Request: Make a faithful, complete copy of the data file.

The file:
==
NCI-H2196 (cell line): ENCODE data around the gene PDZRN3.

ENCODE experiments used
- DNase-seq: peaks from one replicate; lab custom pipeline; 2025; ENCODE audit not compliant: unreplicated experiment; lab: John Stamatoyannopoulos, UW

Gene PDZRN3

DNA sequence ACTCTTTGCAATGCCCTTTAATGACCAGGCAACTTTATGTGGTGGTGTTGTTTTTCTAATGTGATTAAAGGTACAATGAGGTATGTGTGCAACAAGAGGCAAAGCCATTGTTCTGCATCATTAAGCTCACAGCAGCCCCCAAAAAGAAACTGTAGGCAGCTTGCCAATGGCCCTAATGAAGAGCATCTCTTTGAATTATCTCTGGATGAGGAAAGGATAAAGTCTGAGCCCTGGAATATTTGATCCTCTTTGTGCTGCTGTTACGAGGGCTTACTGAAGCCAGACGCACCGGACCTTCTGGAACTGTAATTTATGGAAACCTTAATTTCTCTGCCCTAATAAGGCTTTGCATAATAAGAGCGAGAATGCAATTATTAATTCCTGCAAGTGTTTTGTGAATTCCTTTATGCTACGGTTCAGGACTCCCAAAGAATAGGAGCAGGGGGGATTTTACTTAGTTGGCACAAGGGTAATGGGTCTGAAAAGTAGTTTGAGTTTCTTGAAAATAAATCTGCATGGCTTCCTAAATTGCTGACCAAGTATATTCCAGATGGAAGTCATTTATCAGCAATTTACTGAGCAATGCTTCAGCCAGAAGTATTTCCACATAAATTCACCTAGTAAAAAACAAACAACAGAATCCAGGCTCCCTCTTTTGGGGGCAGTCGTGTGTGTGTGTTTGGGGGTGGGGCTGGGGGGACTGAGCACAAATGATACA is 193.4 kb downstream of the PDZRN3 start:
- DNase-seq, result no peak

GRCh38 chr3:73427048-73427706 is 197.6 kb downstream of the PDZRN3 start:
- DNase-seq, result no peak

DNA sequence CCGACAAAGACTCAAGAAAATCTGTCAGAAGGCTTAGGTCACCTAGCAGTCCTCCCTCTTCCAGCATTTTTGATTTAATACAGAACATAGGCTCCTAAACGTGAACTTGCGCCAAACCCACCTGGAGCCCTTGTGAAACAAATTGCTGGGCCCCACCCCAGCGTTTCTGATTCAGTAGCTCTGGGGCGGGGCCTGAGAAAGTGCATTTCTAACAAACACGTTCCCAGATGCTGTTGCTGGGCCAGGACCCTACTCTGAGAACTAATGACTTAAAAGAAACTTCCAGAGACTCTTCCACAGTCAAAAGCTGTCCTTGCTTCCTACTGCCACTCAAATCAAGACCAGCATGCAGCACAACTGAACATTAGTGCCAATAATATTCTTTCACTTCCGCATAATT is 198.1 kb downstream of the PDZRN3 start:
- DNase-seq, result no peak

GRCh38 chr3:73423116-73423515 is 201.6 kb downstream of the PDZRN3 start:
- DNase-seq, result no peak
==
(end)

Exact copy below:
NCI-H2196 (cell line): ENCODE data around the gene PDZRN3.

ENCODE experiments used
- DNase-seq: peaks from one replicate; lab custom pipeline; 2025; ENCODE audit not compliant: unreplicated experiment; lab: John Stamatoyannopoulos, UW

Gene PDZRN3

DNA sequence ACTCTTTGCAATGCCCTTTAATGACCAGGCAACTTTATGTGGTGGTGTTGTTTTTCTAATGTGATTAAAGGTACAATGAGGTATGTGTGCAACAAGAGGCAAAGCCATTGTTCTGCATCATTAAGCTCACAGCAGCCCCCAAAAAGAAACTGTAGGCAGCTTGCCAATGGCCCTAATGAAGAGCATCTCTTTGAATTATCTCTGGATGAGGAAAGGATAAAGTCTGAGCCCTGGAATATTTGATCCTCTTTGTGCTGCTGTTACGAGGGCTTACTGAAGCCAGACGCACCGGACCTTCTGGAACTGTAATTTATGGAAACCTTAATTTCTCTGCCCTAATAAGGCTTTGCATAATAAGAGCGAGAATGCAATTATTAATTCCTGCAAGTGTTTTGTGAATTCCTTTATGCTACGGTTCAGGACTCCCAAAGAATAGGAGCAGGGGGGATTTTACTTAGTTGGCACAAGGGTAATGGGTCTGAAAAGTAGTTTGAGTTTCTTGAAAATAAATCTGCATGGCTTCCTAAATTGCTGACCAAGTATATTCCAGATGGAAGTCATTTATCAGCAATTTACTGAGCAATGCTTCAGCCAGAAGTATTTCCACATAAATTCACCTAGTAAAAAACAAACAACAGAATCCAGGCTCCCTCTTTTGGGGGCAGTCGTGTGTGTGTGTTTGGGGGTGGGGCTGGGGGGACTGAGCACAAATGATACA is 193.4 kb downstream of the PDZRN3 start:
- DNase-seq, result no peak

GRCh38 chr3:73427048-73427706 is 197.6 kb downstream of the PDZRN3 start:
- DNase-seq, result no peak

DNA sequence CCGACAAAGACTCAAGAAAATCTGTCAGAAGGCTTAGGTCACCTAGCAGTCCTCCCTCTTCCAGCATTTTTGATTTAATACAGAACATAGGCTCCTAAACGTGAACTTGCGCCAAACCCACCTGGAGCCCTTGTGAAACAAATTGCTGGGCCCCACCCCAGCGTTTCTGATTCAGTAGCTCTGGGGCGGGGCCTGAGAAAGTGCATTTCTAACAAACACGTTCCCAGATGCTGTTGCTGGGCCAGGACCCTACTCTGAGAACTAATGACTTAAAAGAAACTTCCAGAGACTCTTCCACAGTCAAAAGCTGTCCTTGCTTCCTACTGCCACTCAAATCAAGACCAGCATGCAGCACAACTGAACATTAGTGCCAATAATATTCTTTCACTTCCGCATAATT is 198.1 kb downstream of the PDZRN3 start:
- DNase-seq, result no peak

GRCh38 chr3:73423116-73423515 is 201.6 kb downstream of the PDZRN3 start:
- DNase-seq, result no peak